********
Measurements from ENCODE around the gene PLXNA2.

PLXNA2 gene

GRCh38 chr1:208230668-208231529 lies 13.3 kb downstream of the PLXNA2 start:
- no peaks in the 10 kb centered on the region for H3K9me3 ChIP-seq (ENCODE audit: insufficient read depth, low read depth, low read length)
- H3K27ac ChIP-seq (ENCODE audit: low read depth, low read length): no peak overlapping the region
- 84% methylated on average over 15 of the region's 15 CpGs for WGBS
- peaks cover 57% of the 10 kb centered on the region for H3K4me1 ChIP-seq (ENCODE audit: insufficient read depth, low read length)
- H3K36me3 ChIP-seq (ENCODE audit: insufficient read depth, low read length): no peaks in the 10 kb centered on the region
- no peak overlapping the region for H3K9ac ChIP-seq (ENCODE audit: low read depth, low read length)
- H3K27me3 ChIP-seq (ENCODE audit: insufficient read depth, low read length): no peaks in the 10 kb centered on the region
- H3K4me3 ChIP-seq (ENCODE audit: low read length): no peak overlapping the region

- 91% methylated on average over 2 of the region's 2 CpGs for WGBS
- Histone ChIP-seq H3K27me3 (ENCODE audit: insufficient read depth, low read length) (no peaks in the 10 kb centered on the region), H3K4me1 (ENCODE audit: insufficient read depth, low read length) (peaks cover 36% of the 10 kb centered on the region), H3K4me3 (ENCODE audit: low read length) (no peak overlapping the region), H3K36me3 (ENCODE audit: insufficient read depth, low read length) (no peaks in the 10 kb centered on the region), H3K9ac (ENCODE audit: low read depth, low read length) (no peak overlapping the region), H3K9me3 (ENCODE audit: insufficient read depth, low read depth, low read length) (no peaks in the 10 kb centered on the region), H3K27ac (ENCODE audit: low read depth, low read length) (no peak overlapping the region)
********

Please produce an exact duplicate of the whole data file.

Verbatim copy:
Measurements from ENCODE around the gene PLXNA2.

PLXNA2 gene

GRCh38 chr1:208230668-208231529 lies 13.3 kb downstream of the PLXNA2 start:
- no peaks in the 10 kb centered on the region for H3K9me3 ChIP-seq (ENCODE audit: insufficient read depth, low read depth, low read length)
- H3K27ac ChIP-seq (ENCODE audit: low read depth, low read length): no peak overlapping the region
- 84% methylated on average over 15 of the region's 15 CpGs for WGBS
- peaks cover 57% of the 10 kb centered on the region for H3K4me1 ChIP-seq (ENCODE audit: insufficient read depth, low read length)
- H3K36me3 ChIP-seq (ENCODE audit: insufficient read depth, low read length): no peaks in the 10 kb centered on the region
- no peak overlapping the region for H3K9ac ChIP-seq (ENCODE audit: low read depth, low read length)
- H3K27me3 ChIP-seq (ENCODE audit: insufficient read depth, low read length): no peaks in the 10 kb centered on the region
- H3K4me3 ChIP-seq (ENCODE audit: low read length): no peak overlapping the region

- 91% methylated on average over 2 of the region's 2 CpGs for WGBS
- Histone ChIP-seq H3K27me3 (ENCODE audit: insufficient read depth, low read length) (no peaks in the 10 kb centered on the region), H3K4me1 (ENCODE audit: insufficient read depth, low read length) (peaks cover 36% of the 10 kb centered on the region), H3K4me3 (ENCODE audit: low read length) (no peak overlapping the region), H3K36me3 (ENCODE audit: insufficient read depth, low read length) (no peaks in the 10 kb centered on the region), H3K9ac (ENCODE audit: low read depth, low read length) (no peak overlapping the region), H3K9me3 (ENCODE audit: insufficient read depth, low read depth, low read length) (no peaks in the 10 kb centered on the region), H3K27ac (ENCODE audit: low read depth, low read length) (no peak overlapping the region)